Researchers, including Karnik's group, have developed techniques to fabricate and precisely riddle them with tiny holes, or nanopores, the size of which can be tailored to filter out specific molecules. For the most part, scientists synthesize graphene through a process called , in which they first heat a sample of copper and then deposit onto it a combination of carbon and other gases.

Graphene-based membranes have mostly been made in small batches in the laboratory, where researchers can carefully control the material's growth conditions. However, Hart and his colleagues believe that if graphene membranes are ever to be used commercially they will have to be produced in large quantities, at high rates, and with reliable performance.

The process consists of a “roll-to-roll” system that spools out a ribbon of copper foil from one end, which is fed through a furnace. Methane and hydrogen gas are deposited onto the foil to form graphene, which then exits the furnace and is rolled up for further development. Credit: Massachusetts Institute of Technology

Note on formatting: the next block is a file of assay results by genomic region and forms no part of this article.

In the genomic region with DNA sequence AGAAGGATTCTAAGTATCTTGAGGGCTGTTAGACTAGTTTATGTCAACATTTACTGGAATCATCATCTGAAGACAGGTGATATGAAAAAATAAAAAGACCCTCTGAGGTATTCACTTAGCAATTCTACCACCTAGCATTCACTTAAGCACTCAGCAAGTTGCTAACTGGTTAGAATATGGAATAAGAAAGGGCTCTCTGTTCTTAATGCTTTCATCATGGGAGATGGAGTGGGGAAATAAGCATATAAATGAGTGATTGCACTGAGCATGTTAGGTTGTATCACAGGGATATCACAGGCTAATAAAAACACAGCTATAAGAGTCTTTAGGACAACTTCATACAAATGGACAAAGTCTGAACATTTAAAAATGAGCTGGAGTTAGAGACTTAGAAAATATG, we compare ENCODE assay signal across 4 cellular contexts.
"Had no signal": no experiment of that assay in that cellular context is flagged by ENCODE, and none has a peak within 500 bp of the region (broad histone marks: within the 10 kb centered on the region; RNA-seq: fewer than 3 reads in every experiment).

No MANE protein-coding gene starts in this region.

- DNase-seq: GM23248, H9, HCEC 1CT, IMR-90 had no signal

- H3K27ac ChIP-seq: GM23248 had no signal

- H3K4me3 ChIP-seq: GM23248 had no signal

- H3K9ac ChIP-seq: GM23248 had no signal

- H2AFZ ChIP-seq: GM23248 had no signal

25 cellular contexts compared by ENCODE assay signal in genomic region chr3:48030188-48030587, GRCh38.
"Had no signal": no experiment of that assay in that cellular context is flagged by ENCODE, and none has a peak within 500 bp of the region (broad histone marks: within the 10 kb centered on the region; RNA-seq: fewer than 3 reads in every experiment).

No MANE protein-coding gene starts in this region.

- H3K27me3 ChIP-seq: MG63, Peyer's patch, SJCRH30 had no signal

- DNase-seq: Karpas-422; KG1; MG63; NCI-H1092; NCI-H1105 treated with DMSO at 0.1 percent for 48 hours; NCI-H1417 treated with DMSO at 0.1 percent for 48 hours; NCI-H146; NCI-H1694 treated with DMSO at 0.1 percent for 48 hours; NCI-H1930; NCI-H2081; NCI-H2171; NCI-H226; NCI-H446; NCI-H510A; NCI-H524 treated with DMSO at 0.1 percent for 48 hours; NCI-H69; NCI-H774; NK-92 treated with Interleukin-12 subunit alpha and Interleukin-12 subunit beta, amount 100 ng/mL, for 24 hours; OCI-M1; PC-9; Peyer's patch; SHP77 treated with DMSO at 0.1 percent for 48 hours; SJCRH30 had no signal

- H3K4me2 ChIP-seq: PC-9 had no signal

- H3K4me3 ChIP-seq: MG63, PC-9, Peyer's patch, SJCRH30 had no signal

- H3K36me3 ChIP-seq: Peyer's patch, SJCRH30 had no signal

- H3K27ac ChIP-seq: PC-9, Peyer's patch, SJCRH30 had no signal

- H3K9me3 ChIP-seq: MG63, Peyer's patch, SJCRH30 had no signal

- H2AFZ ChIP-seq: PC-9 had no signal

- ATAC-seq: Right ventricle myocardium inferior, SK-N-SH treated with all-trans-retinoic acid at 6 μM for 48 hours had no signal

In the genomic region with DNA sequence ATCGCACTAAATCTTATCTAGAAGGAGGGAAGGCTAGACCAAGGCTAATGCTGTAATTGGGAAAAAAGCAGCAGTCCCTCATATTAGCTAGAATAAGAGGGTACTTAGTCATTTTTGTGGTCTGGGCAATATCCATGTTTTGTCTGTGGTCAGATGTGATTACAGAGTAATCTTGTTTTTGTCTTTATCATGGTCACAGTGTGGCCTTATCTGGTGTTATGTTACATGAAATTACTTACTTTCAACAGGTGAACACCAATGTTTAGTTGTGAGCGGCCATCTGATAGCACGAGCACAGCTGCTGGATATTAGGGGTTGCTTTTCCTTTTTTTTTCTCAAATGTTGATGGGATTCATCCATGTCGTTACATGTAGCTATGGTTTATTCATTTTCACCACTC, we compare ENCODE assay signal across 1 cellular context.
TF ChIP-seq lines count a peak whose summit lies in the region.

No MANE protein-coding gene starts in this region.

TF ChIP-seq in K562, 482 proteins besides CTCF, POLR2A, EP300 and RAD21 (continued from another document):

"We know that for industrialization, it would need to be a continuous process," Hart says. "You would never be able to make enough by making just pieces. And membranes that are used commercially need to be fairly big—some so big that you would have to send a poster-wide sheet of foil into a furnace to make a membrane."

A factory roll-out

The researchers set out to build an end-to-end, start-to-finish manufacturing process to make membrane-quality graphene.

The team's setup combines a roll-to-roll approach—a common industrial approach for continuous processing of thin foils—with the common graphene-fabrication technique of chemical vapor deposition, to manufacture in large quantities and at a high rate. The system consists of two spools, connected by a conveyor belt that runs through a small furnace. The first spool unfurls a long strip of , less than 1 centimeter wide. When it enters the furnace, the foil is fed through first one tube and then another, in a "split-zone" design.